Healthy Eating Lifestyles Program (HELP)

Brief Description
Currently, one in every three California children is overweight or obese ; the number of overweight children has more than tripled over the past three decades . The magnitude of this epidemic is also reflected in the rising healthcare costs associated with obesity. Led by National Health Foundation a consortium of four hospitals in Southern California collaborated to create and implement a family-focused and community-based pediatric obesity intervention program: Healthy Eating Lifestyles Program (HELP).The curriculum was developed in 2004 by a multidisciplinary group of health professionals, was implemented at each hospital for four years and continues to be implemented at select hospital sites. The program draws upon components of successful research programs and is tailored to be implemented in ethnic and socioeconomic diverse communities. HELP includes medical and behavioral assessments, interactive educational workshops on nutrition and physical activity, telephone follow-ups and opportunities for physical activity and exercise to promote healthy lifestyles. HELP utilizes paraprofessionals (i.e. lay health educators and promatores) to help implement the program and ensure its cultural relevance and appropriateness for communities.

Measured or Anticipated Outcomes
  • Statistically significant decreases in raw body mass index (BMI) scores for participants with younger participants achieving the largest decreases in scores. These outcomes are significant as they are associated with favorable clinical outcomes such as decreased systolic and diastolic blood pressure and total cholesterol to name a few.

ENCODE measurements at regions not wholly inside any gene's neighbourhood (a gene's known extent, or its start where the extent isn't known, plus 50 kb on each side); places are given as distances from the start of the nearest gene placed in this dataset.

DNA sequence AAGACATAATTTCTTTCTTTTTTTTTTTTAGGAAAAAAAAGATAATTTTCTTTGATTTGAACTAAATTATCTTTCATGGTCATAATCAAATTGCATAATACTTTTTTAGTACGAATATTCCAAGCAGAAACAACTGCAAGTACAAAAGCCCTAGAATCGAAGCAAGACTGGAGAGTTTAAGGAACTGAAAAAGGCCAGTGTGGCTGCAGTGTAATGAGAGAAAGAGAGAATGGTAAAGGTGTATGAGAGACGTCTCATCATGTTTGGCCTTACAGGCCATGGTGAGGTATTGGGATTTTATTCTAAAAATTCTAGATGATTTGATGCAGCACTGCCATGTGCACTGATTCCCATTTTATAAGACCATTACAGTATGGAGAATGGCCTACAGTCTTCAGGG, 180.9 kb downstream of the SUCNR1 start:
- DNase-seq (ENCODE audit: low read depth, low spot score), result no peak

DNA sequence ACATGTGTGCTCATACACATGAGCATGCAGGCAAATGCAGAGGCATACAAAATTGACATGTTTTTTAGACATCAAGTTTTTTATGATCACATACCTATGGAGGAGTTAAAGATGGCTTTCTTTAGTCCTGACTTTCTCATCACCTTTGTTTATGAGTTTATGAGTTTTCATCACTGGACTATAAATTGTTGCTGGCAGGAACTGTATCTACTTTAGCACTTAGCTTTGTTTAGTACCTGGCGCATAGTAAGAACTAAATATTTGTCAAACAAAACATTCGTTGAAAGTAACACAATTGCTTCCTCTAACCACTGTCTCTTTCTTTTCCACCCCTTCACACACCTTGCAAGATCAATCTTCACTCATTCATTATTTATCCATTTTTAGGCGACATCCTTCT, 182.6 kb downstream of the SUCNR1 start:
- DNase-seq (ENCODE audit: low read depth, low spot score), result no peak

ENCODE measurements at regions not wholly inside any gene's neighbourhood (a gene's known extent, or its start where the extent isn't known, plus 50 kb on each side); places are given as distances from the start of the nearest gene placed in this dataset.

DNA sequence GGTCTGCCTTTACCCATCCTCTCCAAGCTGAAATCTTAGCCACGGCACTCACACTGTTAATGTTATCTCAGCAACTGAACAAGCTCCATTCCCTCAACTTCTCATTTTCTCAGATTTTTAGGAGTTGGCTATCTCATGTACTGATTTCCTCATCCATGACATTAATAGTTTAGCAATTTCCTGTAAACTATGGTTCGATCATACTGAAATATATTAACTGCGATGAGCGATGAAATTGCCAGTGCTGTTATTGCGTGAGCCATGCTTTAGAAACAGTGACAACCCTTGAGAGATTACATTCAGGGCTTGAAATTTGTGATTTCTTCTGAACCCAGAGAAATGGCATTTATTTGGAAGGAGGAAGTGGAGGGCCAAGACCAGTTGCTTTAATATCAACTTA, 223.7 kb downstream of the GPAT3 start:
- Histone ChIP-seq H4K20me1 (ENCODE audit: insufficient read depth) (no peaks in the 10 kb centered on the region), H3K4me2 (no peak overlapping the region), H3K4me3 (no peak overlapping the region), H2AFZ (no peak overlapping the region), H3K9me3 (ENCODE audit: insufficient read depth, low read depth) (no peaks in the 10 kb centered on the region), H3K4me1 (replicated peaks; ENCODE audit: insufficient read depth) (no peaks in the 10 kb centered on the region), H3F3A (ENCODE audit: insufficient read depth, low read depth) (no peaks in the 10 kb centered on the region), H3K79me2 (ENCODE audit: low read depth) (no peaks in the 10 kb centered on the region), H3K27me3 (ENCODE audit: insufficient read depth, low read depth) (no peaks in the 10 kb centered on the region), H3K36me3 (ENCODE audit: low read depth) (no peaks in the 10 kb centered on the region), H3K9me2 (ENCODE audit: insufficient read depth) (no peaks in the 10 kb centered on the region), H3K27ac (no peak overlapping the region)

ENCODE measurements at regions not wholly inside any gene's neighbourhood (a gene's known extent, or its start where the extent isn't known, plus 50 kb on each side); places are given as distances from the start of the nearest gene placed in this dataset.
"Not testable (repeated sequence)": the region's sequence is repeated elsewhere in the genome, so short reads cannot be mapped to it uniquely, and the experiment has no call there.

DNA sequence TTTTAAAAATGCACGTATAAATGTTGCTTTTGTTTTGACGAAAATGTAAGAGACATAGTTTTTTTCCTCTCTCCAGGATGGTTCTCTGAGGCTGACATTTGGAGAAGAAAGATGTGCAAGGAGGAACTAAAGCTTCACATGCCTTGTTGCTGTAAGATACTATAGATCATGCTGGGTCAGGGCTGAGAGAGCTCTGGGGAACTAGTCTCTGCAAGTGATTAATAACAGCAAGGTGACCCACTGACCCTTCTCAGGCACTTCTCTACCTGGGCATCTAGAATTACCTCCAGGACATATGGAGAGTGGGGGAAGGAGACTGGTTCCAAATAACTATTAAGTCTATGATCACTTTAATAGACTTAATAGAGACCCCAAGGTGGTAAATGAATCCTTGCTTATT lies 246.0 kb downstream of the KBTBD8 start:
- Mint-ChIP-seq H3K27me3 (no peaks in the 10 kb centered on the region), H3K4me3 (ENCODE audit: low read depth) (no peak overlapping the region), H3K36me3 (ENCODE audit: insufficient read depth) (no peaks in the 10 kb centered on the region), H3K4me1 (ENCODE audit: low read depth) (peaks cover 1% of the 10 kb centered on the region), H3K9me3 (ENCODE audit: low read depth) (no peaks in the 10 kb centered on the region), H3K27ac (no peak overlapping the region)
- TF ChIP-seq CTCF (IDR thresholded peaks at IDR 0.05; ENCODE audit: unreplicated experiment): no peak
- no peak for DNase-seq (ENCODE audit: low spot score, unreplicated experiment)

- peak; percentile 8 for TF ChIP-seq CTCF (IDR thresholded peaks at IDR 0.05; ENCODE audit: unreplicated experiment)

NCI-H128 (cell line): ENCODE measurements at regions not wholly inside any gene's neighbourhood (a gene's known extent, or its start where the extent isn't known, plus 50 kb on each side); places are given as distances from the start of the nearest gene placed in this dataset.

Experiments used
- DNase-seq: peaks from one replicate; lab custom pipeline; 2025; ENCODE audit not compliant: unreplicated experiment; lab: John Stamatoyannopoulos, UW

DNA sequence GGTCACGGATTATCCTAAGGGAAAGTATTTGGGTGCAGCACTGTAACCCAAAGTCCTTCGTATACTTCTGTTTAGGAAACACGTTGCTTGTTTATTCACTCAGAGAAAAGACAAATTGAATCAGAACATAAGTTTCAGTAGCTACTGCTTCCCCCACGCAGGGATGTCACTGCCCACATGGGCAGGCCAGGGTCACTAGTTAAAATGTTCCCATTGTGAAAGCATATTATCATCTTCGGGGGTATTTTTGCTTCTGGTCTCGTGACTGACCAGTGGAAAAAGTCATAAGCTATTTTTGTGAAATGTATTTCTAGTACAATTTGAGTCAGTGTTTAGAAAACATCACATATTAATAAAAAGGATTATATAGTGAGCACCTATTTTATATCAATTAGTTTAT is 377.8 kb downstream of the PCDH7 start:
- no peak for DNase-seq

• Nutrition and fitness scores of participants increased by nearly 2 points (equivalent to a 10% increase from baseline scores) indicating improved knowledge and behaviors related to nutrition and healthy habits.

Policy Implications
  • Demonstrate the successful implementation of best practices for reducing childhood obesity in diverse communities, including the use of promatoras or lay-health educators as facilitators of program activities.
  • Wide-spread dissemination of program curriculum through the development of a replication package for use by other hospitals and medical facilities.

Funding for this program was generously provided by the UniHealth Foundation.

Key Partners
The Chronic Disease Management Consortium (CDMC) including California Hospital Medical Center, Childrens Hospital Los Angeles, Harbor-UCLA Medical Center, and Huntington Hospital.

For more information, please contact Mia Arias, Program Director at